Willie Reviews Bill Orcutt’s “Odds Against Tomorrow”

Willie Reviews Bill Orcutt’s “Odds Against Tomorrow”

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On guitarist Bill Orcutt’s second solo electric album, Odds Against Tomorrow, he plays blues that go nowhere. He seems perfectly aware of it and chooses to stay in an altogether lonely place. Here’s RPM’s review:

In a crowded field of guitar-wielding uncles who vamp for 12 hours each Saturday and Sunday, blues interpretations can start to lose their lustre. For that and other reasons, a solo instrumentalist must be so effortlessly compelling that they justify their place in our ears. We find that in guitarist Bill Orcutt, whose long career has led him through punk, jazz, and blues to his current solo electric phase. His erratic improvisation style is one you can identify a mile away. On his new album, Odds Against Tomorrow, Orcutt practices relative restraint with a series of original compositions and improvisations. It’s a front porch kind of album that delivers completely on the wholeness and dense, considered texture of the styles it references.

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Orcutt is, in many ways, most similar to a blues guitarist on this album, and his vision of the blues is not so far removed from the genre’s prevailing worldview. Orcutt’s playing moves fluidly and constantly, but it can’t conceal the absolute absence of any movement or advancement. Just like classic blues players insist that all is lost and we’re just killing time until the end, Orcutt works around and around and ends up back at the start. When Robert Johnson lamented stones in his passway and his inevitable demise at the hands of evil forces, he was still singing a formally consistent style of blues. Similarly, Orcutt’s idiosyncratic style conveys bleakness in the form of claustrophobic chambers of sound. He accomplishes this through many tracks that are led by a drone. On “All Your Buried Corpses Begin To Speak,” his deft fretwork is rhythmically interesting, slowing and then racing ahead when spurred on by some invisible force. Still, it’s one long sentence—an extended solo by design. The goal is less to present a narrative and more to explode a moment into its every detail (and possibly every bone, here).

In a similar way, when root movement seems to occur in the bass strings, he’s most often alternating between two octaves. It constitutes an illusory type of movement that is, in effect, another drone. The two notes of an octave mirror each other in a type of composition that can’t resolve because it never goes anywhere to begin with. “The Sun and Its Horizon” adopts a more classic Bill Orcutt feel with its increasingly unhinged fills in the main melody. And it does this between two poles—one high and one low. They guide the instrumental monologue, tugging it back and forth but amounting to no intentional harmony to shift the tone. Because this is the way Orcutt operates with these songs, he finds incredible ways to depart that don’t rely on any classical notion of harmonic movement.

One of those desperate departures is the trademarked Bill Orcutt note scatter. When improvising on a theme, he will often burst into a flurry of notes in and out of the piece’s scale, seeming to surprise himself as well as the listener. It’s this great release of energy that tells me I’m listening to Bill Orcutt: it sounds like the fiery, bubbling ravings of a hopped-up preacher. When Orcutt expresses his faithful truth, it’s angular and gnarly. On the title track, “Odds Against Tomorrow,” it arrives, as it always does, in the anticipatory moment just before the return to the theme (again, a fill). I imagine flat fingers slapping the fretboard angrily, but the electric guitar hides much of that input. However, we do know from his acoustic output that when he gets into this mode, he plucks the strings extremely hard, then violently lets them spring back. But on a restrained piece like “Odds Against Tomorrow” which takes shape as more of an air, he can only retreat into this mode for a second. It blends in with more traditional rock and roll vamping and noodling, but it’s certainly there.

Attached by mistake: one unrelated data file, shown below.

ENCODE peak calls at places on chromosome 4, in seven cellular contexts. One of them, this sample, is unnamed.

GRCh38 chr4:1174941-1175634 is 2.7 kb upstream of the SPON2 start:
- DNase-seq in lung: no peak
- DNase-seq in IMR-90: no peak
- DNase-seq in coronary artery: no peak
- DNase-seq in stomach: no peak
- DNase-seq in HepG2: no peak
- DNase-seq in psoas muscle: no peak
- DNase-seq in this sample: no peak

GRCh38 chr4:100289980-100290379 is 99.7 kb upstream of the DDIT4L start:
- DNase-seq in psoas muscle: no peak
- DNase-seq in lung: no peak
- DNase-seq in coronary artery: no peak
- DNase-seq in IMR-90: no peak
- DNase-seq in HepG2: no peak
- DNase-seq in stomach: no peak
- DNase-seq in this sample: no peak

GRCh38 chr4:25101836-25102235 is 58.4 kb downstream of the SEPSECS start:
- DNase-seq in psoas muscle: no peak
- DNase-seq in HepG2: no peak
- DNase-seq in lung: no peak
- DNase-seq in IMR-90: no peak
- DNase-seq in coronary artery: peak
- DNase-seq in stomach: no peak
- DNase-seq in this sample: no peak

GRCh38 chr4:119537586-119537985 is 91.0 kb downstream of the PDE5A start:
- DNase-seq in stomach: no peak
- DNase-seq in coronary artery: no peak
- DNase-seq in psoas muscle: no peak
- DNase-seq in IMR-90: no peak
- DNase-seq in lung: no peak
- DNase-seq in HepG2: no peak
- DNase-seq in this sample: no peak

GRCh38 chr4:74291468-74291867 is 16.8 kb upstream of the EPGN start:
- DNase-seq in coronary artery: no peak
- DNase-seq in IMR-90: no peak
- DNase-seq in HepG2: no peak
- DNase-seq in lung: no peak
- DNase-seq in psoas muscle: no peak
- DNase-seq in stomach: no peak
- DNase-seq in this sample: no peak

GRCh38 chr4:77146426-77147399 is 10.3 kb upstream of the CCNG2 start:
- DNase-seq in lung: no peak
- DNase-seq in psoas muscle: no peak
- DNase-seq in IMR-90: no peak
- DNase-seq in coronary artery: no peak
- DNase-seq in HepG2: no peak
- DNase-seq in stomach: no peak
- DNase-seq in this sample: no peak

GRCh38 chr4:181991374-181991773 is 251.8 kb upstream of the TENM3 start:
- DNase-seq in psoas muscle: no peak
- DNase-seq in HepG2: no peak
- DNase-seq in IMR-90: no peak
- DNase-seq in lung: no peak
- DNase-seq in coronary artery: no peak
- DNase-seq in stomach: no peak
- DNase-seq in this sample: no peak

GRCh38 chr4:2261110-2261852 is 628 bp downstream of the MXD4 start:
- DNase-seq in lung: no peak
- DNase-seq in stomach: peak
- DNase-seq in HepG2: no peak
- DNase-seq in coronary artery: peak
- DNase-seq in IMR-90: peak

Bill Orcutt, photo by Cyndi Felton

He finds another departure in duetting with himself. “Odds Against Tomorrow,” “The Writhing Jar,” and “Already Old” are multi-tracked and show off his thrilling struggle with himself! On “Already Old,” his accompaniment is, of course, subservient to the lead, but the two competing ideas only accent his ever-present desire to pull away. As much as he tugs against his own mild backing track, his louder, more active ego in the lead will always tire itself out. Spending his energy in any capacity does work for him, so it’s no surprise that he finds ways to create adversaries.

On this album of original compositions, Orcutt notably chooses to spend 90 seconds with a cover of “Moon River,” originally sung by Audrey Hepburn. After his previous self-titled studio album focused heavily on covers, this exploration sticks out curiously on the new record. He plays it relatively faithfully, deferring almost completely to the standard tune. In this way, his rendition acts as a reintroduction of the song form. Unlike the tight runs and confined spaces his sound lives in, “Moon River” is a familiar wall to lean against while taking in the rest of the album. If ever he loses you along the way, let this track guide you back to tender optimism so that it can be yanked right back out again.

Score: Making a scene at church because you’re “just bored,” leaving, then returning to apologize to everyone and sing the closing hymn, then finally getting all worked up again and passing out in anger near the altar.

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